Aquatic Species at Risk - Beluga Whale (St. Lawrence Estuary population)

Beluga Whale (St. Lawrence Estuary population)

Beluga Whale (Delphinapterus leucas)

SARA Status: Listed as threatened under Schedule 1 (June 2005)
COSEWIC Status: New - Endangered (Dec. 2014)
Recovery Strategy: Published in 2012 (PDF format, 1,12 MB)

Region: Quebec

Quebec Region

Did you know?

The St. Lawrence Estuary beluga whale population is the southernmost beluga population. It is a relic of the last glaciation.


The beluga whale, also named white whale, is a marine mammal well adapted to life in cold waters. It has a thick layer of blubber beneath the skin that serves as both an energy reserve and an efficient insulator. A rounded structure on the head, called a melon, is used for orientation and finding preys with echolocation.

Only the adult beluga whale is white; calves are born brown or dark grey and gradually pale to become totally white between six and eight years of age. An adult beluga whale can weigh up to 1,900 kg and grow to a length of 2.6 to 4.5 m.

Beluga whales can live for 75 years or more. Males reach sexual maturity at 12 to 14 years, while females become sexually mature from 8 to 14 years of age. About every three years, females give birth to one calf around July or August, after a gestation period of 14 and a half months.

Beluga Whale

Photo credit: W. Klenner


Distribution of the Beluga Whale as described in the following paragraphs

Adapted from Michaud, R. 1993. Distribution estivale du béluga du St-Laurent : synthèse 1986-1992. Rapport technique canadien des sciences halieutiques et aquatiques 1906. 28p

The beluga whale is primarily an arctic species; the St. Lawrence Estuary beluga is at the southernmost limit of the range and is geographically isolated from other populations. Before 1885, there were as many as 10,000 belugas in the St. Lawrence Estuary and Gulf. In the 1980s, when regular monitoring began, the population was estimated to be around 1,000 individuals. A slow decline has been observed since the early 2000s, with a population size estimated at 900 individuals in 2012.

During the summer, the range of St. Lawrence beluga whales extends from Saint-Jean-Port-Joli to Rimouski in the Estuary and to Saint-Fulgence in the Saguenay River. During the winter, they prefer the northwest sector of the St. Lawrence Gulf, where ice cover is less extensive.

Beluga whales travel in groups of 2 to 10 individuals, although much larger groups are occasionally observed. They feed on a variety of fish and invertebrates, using echolocation to find their prey. Belugas are very vocal animals; they can produce a cacophony of high-pitched whistles to low, repeated grunts. These vocalisations are behind their nickname: sea canaries.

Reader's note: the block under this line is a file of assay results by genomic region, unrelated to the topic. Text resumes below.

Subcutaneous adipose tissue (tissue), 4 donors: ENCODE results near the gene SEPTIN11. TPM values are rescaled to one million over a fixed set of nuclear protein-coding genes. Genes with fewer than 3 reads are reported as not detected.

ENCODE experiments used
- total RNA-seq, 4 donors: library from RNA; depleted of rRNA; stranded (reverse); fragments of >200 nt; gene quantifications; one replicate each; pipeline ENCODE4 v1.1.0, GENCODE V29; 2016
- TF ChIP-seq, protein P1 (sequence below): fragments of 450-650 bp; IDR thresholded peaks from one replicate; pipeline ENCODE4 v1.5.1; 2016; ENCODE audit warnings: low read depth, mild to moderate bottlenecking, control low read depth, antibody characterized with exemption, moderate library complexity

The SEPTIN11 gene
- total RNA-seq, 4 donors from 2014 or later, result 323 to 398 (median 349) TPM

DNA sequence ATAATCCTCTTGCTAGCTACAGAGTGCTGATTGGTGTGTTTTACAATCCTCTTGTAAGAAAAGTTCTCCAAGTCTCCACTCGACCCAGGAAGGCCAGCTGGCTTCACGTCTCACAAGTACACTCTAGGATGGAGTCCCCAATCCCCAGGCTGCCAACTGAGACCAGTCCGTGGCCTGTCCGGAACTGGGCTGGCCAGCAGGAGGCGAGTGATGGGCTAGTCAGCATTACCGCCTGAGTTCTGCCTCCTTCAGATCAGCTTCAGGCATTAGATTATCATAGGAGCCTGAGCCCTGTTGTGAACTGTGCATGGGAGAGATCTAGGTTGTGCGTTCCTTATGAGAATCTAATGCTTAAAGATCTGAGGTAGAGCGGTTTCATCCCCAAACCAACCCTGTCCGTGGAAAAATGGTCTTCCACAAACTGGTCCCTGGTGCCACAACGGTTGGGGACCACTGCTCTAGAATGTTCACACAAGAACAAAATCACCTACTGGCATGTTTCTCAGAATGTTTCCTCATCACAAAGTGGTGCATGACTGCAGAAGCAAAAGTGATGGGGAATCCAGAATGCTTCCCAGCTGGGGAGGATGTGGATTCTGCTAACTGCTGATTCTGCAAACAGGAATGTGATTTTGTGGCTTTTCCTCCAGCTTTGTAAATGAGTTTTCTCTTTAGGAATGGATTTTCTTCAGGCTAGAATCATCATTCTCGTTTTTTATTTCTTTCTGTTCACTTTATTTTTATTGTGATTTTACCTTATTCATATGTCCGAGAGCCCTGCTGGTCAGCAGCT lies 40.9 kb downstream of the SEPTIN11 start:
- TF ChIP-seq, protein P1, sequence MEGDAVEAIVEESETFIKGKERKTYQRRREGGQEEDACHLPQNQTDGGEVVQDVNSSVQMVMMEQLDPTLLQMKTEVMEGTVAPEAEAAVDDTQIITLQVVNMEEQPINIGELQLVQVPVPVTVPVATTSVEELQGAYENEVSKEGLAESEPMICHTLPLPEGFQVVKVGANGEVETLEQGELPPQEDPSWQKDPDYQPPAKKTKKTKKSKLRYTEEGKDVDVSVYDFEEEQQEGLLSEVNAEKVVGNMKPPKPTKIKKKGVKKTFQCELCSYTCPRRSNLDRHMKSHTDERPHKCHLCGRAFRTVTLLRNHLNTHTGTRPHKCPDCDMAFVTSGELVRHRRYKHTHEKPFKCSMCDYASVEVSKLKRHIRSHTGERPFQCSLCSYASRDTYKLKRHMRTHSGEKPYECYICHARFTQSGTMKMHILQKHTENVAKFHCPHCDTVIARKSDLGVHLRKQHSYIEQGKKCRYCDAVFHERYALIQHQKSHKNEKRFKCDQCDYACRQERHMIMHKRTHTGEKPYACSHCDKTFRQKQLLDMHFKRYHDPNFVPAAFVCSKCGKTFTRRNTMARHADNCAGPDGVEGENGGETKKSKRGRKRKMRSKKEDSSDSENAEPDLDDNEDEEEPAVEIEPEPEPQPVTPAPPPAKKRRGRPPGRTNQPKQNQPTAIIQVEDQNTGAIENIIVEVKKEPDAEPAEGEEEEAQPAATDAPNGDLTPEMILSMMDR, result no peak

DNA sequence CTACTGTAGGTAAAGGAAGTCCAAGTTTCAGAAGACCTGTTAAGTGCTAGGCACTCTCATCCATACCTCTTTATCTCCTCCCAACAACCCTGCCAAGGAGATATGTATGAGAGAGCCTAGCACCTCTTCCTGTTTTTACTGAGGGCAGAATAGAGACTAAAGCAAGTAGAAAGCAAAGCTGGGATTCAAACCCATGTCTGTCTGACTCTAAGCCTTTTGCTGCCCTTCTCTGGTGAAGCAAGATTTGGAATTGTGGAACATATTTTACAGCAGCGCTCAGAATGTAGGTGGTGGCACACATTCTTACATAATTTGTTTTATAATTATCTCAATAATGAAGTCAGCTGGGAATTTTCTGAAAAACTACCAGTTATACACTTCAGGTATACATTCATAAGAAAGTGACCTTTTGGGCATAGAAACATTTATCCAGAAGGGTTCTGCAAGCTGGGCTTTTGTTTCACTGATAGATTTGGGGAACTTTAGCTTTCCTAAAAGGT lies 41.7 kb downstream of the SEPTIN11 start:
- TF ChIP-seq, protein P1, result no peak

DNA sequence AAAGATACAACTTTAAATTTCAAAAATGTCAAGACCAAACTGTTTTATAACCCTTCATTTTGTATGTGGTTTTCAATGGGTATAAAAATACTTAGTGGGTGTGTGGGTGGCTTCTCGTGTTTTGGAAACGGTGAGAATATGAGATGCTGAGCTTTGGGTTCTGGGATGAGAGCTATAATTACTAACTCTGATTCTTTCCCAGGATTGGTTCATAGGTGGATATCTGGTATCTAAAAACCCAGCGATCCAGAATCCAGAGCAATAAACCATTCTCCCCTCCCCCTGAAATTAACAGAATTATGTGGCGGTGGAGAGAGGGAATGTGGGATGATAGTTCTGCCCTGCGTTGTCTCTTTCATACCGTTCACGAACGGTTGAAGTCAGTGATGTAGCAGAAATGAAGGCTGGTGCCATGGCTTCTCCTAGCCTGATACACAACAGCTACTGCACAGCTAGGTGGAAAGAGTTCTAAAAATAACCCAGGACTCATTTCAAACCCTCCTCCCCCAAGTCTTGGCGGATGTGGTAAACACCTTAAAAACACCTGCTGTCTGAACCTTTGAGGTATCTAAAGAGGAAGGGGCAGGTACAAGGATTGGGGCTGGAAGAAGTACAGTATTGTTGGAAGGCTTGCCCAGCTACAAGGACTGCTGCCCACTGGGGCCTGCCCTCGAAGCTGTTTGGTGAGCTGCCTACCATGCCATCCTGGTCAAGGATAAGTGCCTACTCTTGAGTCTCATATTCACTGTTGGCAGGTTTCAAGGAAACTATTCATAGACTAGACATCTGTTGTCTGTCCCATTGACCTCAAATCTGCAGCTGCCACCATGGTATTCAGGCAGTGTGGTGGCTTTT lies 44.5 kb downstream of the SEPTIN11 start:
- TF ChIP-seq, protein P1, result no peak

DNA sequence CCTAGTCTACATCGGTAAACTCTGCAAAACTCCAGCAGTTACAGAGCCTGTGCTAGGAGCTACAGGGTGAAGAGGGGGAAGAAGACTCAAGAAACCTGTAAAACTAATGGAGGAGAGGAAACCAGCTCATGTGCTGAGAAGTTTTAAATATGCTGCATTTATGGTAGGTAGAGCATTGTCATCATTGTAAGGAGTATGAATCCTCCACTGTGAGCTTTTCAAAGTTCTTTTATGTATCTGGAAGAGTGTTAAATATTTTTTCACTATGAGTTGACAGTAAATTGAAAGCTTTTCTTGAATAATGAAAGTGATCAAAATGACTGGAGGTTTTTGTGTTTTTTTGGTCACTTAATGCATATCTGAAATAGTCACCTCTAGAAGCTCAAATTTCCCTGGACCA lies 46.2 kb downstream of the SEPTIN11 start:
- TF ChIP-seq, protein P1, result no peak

Commercial whaling has depleted the population severely. Although whaling for belugas has been banned since 1979, there has been no noticeable recovery in the population.

A number of factors seem to contribute to the decline of this species in the St. Lawrence. Among them, pollution, reduced food resources, disturbance by humans and habitat degradation are considered to be the main threats to the recovery of the population. Beluga whales can also be the victim of ship strikes and become entangled in fishing gear.

Further Information

The St. Lawrence Estuary beluga whale population is listed as threatened and protected under the Species at Risk Act. A recovery strategy for this beluga whale has been developed by Fisheries and Oceans Canada in collaboration with Parks Canada and several partners. St. Lawrence belugas are the subject of several scientific studies by Fisheries and Oceans Canada to determine the causes of the decline, including research on the impacts of disruption and noise on their behaviour. Surveys are carried out regularly since 1980 to estimate the population size and to increase our knowledge of areas of intensive use.

Awareness initiatives are ongoing through partner organizations with the support of the Saguenay – St. Lawrence Marine Park and the Groupe de recherche et d’éducation sur les mammifères marins (GREMM) (French only) and also the Réseau d’observation des mammifères marins (French only) who have been conducting outreach for several years to promote best practices for whale watching. This campaign is targeted at marine wildlife observation tour operators. Additionally, GREMM coordinates the actions of the Marine Mammal Emergency Response Network to implement measures to save animals in trouble in the waters of the St. Lawrence bordering the province of Quebec. You are invited to call 1-877-722-5346 toll free to alert the Network when a marine mammal is in trouble.

Scientific Information

Scientific name: Delphinapterus leucas
SARA Status: Listed as threatened under Schedule 1 (June 2005)
COSEWIC Status: New - Endangered (Dec. 2014)